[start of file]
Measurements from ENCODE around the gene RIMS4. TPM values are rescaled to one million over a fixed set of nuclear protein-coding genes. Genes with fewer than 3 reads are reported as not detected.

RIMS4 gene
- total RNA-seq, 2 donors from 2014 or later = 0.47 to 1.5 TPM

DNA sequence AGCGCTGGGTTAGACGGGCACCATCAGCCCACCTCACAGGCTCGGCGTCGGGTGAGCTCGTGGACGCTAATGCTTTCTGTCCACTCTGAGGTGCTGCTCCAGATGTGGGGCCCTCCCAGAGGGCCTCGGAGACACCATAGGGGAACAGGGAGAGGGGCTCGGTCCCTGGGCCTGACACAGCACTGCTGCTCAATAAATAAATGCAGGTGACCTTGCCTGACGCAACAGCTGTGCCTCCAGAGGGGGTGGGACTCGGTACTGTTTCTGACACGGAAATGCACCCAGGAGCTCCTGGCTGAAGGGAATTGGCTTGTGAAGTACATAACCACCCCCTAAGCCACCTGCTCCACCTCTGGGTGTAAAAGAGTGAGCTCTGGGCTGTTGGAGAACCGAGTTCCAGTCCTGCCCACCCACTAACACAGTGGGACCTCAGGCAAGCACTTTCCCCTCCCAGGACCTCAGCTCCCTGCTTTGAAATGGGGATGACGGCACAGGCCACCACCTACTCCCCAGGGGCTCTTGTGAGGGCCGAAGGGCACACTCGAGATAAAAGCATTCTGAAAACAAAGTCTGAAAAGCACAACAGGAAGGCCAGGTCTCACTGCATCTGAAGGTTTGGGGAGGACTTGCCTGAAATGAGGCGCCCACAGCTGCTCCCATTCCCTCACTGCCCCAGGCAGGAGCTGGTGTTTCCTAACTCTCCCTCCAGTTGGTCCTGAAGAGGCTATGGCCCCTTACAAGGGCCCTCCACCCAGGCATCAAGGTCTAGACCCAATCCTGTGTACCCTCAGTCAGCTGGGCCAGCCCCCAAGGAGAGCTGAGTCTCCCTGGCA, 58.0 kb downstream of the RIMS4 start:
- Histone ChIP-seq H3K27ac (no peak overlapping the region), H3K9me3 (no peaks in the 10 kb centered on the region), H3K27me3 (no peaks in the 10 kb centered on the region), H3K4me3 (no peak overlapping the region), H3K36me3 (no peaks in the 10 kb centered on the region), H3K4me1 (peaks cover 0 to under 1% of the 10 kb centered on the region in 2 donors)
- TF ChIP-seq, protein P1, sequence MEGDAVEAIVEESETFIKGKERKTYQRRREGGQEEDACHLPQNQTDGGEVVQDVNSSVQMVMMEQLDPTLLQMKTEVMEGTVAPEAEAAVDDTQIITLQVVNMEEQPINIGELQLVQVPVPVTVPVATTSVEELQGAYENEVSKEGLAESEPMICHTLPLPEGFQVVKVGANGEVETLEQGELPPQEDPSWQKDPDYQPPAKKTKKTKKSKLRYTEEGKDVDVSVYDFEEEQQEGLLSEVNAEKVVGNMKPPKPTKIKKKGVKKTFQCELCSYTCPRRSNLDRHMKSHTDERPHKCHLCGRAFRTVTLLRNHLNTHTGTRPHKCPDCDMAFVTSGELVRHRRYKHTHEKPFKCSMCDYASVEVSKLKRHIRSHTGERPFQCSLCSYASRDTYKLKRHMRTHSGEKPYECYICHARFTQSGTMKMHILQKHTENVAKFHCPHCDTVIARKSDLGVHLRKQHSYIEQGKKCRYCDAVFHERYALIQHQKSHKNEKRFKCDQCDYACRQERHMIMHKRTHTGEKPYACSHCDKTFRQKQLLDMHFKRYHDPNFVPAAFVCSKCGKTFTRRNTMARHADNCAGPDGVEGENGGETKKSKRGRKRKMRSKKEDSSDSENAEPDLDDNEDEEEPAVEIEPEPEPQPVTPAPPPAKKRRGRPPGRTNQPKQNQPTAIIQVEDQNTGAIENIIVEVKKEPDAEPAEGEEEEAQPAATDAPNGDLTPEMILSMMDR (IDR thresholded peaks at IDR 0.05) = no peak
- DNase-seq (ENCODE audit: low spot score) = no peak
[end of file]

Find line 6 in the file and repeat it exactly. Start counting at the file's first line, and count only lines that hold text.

- TF ChIP-seq, protein P1, sequence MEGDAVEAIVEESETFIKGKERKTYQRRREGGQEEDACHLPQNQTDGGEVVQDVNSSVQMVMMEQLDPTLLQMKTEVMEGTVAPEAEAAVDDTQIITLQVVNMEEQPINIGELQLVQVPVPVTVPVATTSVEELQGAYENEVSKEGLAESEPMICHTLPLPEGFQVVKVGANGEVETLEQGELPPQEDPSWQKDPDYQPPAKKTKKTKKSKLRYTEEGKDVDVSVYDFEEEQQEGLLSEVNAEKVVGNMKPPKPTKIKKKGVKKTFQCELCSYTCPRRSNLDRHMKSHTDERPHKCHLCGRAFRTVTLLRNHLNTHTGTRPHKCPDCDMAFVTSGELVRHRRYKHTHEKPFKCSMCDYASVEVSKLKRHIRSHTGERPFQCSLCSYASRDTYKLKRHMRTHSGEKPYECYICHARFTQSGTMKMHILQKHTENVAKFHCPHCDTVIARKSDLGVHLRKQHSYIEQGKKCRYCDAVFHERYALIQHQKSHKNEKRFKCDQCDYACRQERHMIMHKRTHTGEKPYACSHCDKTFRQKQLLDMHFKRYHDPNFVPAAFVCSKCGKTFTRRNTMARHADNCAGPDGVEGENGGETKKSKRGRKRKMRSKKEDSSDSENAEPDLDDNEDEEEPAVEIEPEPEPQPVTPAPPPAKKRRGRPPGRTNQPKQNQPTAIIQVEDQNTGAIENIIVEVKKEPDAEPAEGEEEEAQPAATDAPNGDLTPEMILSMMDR (IDR thresholded peaks at IDR 0.05) = no peak